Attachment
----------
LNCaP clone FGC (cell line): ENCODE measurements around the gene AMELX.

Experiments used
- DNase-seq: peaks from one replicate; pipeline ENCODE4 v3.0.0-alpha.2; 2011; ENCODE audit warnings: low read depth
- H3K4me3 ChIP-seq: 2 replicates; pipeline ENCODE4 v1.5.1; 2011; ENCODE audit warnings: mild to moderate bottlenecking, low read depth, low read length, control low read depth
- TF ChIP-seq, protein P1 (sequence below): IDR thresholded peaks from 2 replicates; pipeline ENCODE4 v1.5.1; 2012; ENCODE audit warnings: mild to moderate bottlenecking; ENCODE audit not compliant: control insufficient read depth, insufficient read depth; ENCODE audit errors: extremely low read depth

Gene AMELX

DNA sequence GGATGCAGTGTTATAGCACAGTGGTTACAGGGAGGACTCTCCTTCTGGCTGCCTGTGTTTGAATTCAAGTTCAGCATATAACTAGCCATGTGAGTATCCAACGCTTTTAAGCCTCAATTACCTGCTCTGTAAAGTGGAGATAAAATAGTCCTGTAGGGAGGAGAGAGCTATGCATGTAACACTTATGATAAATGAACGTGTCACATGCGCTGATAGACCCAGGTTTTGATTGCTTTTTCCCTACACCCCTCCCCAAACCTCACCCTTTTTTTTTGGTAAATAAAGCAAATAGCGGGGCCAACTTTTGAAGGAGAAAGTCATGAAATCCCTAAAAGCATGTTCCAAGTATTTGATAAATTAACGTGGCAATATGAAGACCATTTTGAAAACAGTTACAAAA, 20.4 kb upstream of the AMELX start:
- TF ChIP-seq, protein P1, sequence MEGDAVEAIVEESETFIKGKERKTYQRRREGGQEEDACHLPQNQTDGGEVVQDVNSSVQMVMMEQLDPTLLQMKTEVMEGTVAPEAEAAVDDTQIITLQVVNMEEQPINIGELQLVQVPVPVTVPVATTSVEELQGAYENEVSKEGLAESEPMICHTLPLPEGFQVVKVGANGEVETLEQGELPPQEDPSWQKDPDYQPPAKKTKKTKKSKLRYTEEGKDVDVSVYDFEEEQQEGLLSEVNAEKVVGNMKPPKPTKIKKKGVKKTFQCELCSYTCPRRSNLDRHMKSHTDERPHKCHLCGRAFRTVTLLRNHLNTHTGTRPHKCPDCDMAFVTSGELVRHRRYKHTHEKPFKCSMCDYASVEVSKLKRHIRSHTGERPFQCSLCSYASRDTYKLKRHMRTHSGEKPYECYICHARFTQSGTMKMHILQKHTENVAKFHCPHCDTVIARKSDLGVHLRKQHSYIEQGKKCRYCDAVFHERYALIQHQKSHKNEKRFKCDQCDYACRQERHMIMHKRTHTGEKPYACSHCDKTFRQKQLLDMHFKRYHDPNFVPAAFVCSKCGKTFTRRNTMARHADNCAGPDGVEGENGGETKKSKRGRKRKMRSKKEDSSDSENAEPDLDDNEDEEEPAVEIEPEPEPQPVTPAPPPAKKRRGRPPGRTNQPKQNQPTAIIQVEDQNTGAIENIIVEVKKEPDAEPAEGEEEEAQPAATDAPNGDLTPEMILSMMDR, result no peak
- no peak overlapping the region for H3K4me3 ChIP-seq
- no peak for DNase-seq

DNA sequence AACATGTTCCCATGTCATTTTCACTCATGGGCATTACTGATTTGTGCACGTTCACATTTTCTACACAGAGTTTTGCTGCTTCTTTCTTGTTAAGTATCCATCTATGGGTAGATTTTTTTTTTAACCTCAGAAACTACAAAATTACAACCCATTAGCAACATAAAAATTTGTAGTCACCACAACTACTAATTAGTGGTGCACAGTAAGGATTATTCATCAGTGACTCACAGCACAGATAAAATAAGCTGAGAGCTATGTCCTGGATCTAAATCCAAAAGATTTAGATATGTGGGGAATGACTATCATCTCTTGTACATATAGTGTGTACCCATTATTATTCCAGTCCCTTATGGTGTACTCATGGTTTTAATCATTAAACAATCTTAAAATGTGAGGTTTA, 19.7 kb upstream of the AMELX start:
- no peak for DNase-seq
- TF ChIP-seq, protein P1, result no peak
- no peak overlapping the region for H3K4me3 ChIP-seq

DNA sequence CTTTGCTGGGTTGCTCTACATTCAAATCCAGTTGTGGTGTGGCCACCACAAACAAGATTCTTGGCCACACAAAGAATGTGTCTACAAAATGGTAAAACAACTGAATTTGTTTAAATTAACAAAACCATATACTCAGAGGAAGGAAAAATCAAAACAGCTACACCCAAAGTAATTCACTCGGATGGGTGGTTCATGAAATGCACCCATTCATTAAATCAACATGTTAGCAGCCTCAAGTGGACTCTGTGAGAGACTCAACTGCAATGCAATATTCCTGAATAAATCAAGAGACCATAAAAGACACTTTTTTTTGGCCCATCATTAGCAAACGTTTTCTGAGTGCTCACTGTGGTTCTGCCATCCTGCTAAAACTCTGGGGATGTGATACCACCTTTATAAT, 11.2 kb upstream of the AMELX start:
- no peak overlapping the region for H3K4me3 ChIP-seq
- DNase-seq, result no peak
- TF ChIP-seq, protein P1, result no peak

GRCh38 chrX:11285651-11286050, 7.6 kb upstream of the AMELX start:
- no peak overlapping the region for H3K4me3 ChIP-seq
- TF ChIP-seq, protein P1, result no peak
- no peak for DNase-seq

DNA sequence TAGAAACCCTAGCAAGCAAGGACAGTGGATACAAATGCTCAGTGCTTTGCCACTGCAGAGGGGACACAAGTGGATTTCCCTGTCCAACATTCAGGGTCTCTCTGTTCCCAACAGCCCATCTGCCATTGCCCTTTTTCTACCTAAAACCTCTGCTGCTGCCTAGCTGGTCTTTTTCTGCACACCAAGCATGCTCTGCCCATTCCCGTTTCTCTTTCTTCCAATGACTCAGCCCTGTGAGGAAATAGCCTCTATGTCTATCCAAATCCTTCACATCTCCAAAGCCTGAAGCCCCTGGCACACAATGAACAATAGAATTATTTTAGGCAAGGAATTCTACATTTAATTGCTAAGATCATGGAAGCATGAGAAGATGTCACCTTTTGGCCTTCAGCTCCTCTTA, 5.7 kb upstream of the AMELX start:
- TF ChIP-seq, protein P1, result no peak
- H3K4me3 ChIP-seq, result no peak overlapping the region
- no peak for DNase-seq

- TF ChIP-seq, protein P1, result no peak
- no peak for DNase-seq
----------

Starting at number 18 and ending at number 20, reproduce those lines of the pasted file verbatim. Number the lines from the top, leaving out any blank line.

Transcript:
- TF ChIP-seq, protein P1, result no peak

GRCh38 chrX:11285651-11286050, 7.6 kb upstream of the AMELX start:
- no peak overlapping the region for H3K4me3 ChIP-seq